Sullivan reprints this email to him, which calls him out on his irrationality toward Clinton. I don't want her nominated, but I simply do not get the Clinton hatred displayed by the Andrew Sullivans and Chris Matthew types in the media establishment. To Sullivan's credit, he hears the criticism and promises to amend his ways. Here's the emailer:
I see you quote with approval Maureen Dowd's column on Clinton's tears. Every day you tell us how much we need Obama's reasonable, fresh, high-minded vision of unity, and every day you pour gas on the fire by elaborating, just like Dowd, all of your personal resentments about Clinton and her husband. You know all about how selfish and arrogant they are, you know they pressure people, pull levers, and operate a merciless machine, you know their motives, their hidden motives, their secret motives, and even the ultimate motives behind all their other motives. Is such intimate knowledge standard ethical equipment for a journalist? Do you see no contradiction between the qualities you praise in Obama and the very different qualities you display yourself?
How do you help him when you charge, over and over, that any Democrat who prefers Clinton must be addicted to political poison or just plain dim?
I'd like to see Obama president myself. I want to vote for him. But I know that if you take all the bad the Clintons have ever done and piled it up in a heap, it just doesn't equal one month of the horror of the current administration. Are you a deeply self-deceiving man, or just a deeply cynical one? Do you people in the media take no responsibility for the poison of the last fifteen years? How do you expect to change the air in Washington when you sit down on Sunday morning with Chris Matthews and smile at his pathological hostility? And Dowd --- who in politics appears more troubled and sick than this sad woman? Don't you notice these things? Do you think we don't notice? How is this journalism? And how in God's name does it help?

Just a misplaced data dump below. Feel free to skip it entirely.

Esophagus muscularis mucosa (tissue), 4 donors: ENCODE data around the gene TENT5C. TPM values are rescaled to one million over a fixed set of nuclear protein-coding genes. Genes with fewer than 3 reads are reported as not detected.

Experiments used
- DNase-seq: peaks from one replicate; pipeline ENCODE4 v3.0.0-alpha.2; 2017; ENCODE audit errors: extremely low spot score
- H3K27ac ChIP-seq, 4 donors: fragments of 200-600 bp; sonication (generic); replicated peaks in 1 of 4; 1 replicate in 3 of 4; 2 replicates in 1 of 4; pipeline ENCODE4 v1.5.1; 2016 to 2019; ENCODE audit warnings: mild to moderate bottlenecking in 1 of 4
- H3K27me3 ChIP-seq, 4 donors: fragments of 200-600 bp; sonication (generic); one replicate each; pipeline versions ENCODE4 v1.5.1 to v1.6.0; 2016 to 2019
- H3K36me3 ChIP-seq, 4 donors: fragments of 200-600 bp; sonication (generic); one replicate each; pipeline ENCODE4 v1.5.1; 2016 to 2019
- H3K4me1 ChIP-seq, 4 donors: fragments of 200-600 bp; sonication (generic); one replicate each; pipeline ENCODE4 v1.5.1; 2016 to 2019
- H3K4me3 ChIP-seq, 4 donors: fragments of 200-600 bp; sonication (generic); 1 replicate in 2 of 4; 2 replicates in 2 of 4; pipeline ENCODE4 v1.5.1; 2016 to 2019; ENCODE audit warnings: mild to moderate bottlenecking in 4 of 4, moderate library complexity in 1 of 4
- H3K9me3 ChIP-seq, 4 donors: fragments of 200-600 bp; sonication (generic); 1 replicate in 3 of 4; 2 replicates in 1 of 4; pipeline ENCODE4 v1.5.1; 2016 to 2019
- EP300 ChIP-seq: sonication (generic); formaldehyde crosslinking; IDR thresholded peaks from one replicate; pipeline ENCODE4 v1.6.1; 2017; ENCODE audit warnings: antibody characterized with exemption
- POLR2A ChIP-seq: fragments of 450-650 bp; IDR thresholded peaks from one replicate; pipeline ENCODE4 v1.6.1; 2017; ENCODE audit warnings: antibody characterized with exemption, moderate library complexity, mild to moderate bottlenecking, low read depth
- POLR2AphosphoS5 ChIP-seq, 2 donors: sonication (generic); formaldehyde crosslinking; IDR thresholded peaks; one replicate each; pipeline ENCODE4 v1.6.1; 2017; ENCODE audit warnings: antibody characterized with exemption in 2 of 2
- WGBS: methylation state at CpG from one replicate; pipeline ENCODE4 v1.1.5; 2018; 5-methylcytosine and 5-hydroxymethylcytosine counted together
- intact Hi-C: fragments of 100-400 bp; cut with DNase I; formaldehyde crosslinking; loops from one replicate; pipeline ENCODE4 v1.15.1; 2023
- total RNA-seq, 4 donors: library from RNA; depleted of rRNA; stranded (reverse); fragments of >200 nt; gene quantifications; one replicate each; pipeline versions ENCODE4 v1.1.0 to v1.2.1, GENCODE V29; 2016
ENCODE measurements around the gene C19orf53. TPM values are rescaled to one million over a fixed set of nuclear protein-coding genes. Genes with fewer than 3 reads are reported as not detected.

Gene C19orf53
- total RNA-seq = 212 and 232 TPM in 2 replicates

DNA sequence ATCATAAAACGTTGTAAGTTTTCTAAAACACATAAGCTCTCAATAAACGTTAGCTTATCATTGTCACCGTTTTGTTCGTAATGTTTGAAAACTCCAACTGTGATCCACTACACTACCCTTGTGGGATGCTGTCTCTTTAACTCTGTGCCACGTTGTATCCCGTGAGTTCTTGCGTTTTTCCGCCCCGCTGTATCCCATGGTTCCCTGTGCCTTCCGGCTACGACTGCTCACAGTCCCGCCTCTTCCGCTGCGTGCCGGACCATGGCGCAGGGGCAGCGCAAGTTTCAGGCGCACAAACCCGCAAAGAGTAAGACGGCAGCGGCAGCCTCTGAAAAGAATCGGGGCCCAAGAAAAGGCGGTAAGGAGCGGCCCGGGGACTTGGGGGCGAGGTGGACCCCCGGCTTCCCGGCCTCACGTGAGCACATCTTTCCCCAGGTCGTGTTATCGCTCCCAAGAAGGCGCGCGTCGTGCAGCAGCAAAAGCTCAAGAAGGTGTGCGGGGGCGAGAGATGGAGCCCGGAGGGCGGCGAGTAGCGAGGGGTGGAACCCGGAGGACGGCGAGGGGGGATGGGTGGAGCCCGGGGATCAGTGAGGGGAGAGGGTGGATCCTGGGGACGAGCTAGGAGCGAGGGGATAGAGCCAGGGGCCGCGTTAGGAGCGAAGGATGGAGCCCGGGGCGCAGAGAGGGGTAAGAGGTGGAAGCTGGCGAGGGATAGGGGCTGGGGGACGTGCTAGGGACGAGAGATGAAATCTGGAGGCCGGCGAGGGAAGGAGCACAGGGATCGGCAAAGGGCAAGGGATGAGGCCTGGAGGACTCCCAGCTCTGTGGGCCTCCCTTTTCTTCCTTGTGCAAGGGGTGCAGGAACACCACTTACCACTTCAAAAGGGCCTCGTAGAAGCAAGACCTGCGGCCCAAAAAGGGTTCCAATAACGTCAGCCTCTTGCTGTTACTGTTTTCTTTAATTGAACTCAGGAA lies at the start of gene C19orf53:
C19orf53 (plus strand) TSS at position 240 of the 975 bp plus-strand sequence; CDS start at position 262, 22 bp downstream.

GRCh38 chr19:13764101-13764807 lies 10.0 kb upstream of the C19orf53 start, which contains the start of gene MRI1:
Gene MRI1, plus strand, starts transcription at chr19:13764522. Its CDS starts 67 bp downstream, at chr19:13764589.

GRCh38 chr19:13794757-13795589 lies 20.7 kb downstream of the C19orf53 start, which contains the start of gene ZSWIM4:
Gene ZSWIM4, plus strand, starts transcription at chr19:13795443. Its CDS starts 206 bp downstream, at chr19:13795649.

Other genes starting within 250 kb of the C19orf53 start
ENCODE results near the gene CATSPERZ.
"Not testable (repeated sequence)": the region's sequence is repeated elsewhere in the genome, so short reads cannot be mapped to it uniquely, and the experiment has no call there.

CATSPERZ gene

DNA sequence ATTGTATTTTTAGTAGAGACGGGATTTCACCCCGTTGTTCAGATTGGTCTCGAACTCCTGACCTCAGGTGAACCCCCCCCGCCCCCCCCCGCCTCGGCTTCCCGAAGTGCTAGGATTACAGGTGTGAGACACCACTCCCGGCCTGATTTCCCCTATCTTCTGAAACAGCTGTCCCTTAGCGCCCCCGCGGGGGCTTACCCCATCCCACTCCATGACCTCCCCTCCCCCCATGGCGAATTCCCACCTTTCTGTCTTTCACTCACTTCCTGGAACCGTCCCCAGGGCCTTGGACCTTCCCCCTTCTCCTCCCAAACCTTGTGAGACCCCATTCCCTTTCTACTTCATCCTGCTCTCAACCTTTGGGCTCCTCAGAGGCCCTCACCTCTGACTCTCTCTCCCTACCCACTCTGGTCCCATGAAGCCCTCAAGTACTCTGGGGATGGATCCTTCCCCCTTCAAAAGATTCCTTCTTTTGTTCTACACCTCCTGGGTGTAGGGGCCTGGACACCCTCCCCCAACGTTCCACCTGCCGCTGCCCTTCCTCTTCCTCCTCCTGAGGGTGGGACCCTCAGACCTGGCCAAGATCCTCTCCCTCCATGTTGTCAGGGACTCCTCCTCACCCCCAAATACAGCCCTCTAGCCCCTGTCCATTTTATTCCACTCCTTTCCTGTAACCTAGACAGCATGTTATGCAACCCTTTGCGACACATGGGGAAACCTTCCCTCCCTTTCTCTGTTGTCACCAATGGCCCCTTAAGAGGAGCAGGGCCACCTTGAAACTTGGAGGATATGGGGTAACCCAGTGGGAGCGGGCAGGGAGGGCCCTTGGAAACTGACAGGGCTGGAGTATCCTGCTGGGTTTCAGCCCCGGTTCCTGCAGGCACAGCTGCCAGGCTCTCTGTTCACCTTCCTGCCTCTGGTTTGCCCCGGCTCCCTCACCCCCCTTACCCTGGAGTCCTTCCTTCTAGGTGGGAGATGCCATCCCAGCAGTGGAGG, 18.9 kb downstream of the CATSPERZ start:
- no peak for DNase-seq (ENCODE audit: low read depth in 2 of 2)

It's one thing to say that she should be given the same rough treatment that every candidate has to deal with, but here's the difference between Hillary and other candidates. She's the first woman ever who has a realistic shot at being elected. Women are more than half of the electorate. Women in general for good reason feel as though they have been unfairly treated by bullying men and catty mean girls like MoDo.
It doesn't seem to have been a force to date, but the gender identity politics angle to this election could very well play a much larger role in the dynamics of this election than I, at least, have considered. It wasn't an issue before Iowa because Clinton was the front runner. If she becomes the embattled underdog, women will understandably start to identify with her more deeply. Women understandably feel themselves to be underdogs by definition. Underdoggedness could very well be a solidarity builder with a constituency that embraces half the electorate. Am I off base in thinking this is an important aspect that has not bee discussed?
I didn't mention it in the earlier post, but that "Iron my shirts" jeer almost certainly stirred latent resentments and a helped to create a bond between women voters and this historic female presidential candidate. The kind of nutty commentary coming from the likes of Sullivan, MoDo, Matthews, Paglia, and others isn't much different in terms of its effect in stimulating widespread resentment among women. It's not about whether Clinton handles unfair treatment well or poorly; it's about the resentment that unfair treatment will provoke in a unprecedentedly vast constituency in the electorate. There are those women who would never vote for her under any circumstances and there are those who will vote for her no matter what. It's a question of that middle female voter who likes Obama, but doesn't see that much difference between him and Clinton. Trigger her resentment and she has a reason to vote for Clinton.